Will Enron Have Greater Impact than September 11?

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In a State of the Union address devoted to war, President Bush never mentioned Enron. In his wartime deficit budget, he reminded us of how much has changed since September 11. The attack by international terrorists and the bankruptcy may become the country's biggest business scandal have both shaken public confidence and sparked bipartisan unity. But which will be a greater turning point for US society? We speak with economist Paul Krugman, New York Times columnists, former White House lawyer John Dean, and foreign policy expert Walter Russel Mead about the two big turning points that have changed the way America looks at itself.
  • Newsmaker: Bush's Two Trillion-Dollar Budget
    Last year's massive surplus has turned into deficit spending. This year, President Bush's budget includes big increases in defense and homeland security, and another round of big tax cuts. Allen Schick, public policy professor at the University of Maryland and a visiting fellow at the Brookings Institution, regrets that Bush is repeating the errors of former President Ronald Reagan.
  • Reporter's Notebook: Survival School for Journalists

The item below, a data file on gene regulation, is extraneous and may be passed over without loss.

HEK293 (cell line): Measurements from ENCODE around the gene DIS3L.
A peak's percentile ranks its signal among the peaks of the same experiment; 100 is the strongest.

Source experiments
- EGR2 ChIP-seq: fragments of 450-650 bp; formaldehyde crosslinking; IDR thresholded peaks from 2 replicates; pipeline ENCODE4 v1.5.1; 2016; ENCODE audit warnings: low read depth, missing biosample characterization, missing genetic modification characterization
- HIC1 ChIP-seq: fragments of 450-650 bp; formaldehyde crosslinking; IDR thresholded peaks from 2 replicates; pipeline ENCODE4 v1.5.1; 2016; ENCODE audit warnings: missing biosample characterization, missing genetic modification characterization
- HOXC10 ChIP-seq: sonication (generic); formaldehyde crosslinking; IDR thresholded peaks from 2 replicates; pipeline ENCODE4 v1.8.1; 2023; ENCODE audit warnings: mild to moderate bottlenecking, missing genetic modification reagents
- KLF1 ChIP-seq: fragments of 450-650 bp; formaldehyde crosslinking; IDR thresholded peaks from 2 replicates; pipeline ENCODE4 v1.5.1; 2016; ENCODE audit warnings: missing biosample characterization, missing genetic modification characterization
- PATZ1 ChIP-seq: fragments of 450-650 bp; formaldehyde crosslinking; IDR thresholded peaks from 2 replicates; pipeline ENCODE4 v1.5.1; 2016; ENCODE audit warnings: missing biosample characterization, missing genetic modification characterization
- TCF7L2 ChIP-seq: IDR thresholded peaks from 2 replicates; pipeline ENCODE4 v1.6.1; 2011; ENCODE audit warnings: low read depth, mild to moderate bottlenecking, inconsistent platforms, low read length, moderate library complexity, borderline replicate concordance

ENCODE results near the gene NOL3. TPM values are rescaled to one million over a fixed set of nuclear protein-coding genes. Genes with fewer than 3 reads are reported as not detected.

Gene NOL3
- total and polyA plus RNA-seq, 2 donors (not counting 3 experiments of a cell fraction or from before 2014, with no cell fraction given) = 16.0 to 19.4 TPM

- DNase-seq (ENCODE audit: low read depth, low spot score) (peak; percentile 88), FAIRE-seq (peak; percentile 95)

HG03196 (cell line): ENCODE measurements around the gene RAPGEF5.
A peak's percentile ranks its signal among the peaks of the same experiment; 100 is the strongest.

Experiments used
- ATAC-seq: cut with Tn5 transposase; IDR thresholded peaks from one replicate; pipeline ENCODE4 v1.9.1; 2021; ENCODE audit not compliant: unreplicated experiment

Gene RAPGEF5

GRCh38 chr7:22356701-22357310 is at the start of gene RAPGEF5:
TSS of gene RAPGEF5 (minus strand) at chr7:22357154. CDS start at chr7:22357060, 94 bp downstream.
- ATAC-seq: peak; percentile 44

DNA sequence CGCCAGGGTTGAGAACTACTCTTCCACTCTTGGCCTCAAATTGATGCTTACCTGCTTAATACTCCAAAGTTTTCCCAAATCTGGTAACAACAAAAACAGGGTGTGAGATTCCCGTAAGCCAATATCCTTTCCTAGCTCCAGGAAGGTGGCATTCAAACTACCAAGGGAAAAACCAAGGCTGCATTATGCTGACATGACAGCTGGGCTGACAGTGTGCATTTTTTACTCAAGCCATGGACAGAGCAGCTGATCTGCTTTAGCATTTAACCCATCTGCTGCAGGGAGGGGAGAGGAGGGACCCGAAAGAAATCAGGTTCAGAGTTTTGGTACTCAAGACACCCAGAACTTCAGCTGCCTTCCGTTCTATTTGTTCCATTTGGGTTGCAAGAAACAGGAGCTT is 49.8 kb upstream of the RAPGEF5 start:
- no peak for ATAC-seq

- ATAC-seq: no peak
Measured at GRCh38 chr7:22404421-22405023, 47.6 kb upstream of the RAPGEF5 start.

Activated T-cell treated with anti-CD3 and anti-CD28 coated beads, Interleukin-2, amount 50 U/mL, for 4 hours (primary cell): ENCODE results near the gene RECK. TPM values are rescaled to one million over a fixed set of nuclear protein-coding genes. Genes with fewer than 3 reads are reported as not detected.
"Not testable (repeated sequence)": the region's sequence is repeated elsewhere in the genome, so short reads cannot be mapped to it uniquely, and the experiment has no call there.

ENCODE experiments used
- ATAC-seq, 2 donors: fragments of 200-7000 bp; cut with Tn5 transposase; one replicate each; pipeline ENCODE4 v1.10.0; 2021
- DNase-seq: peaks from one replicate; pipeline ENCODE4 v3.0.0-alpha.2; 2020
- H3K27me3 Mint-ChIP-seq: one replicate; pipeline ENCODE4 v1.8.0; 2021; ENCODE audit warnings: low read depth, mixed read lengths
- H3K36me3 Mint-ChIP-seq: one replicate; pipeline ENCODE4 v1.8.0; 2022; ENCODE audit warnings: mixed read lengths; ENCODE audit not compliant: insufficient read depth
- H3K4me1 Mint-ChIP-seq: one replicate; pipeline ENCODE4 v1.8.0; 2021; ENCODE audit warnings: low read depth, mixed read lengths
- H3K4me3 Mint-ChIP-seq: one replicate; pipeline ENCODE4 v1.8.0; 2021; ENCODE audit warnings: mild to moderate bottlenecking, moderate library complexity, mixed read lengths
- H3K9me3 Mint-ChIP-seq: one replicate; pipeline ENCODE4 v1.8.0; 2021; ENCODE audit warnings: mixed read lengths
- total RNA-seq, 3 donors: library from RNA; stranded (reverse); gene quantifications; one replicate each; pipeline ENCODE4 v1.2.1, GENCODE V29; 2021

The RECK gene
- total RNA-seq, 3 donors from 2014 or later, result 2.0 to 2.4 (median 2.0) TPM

Despite conflicting messages, The Wall Street Journal still believes its reporter Daniel Pearl is alive in the hands of kidnappers in Pakistan. His disappearance raises questions about the risk reporters are taking to cover the news in the world's trouble spots. Centurion Risk Assessment Services, a British company that offers security training, offers a Hostile Environment course. Director Paul Rees says it's based on real life incidents.

President Bush's Budget

Brookings Institution

The Federal Budget: Politics, Policy, Process


Council of Economic Advisors

Council on Foreign Relations

Fuzzy Math: The Essential Guide to the Bush Tax Plan

The New York Times

Special Providence: American Foreign Policy and How it Changed the World

Centurion Risk Assessment Services



Warren Olney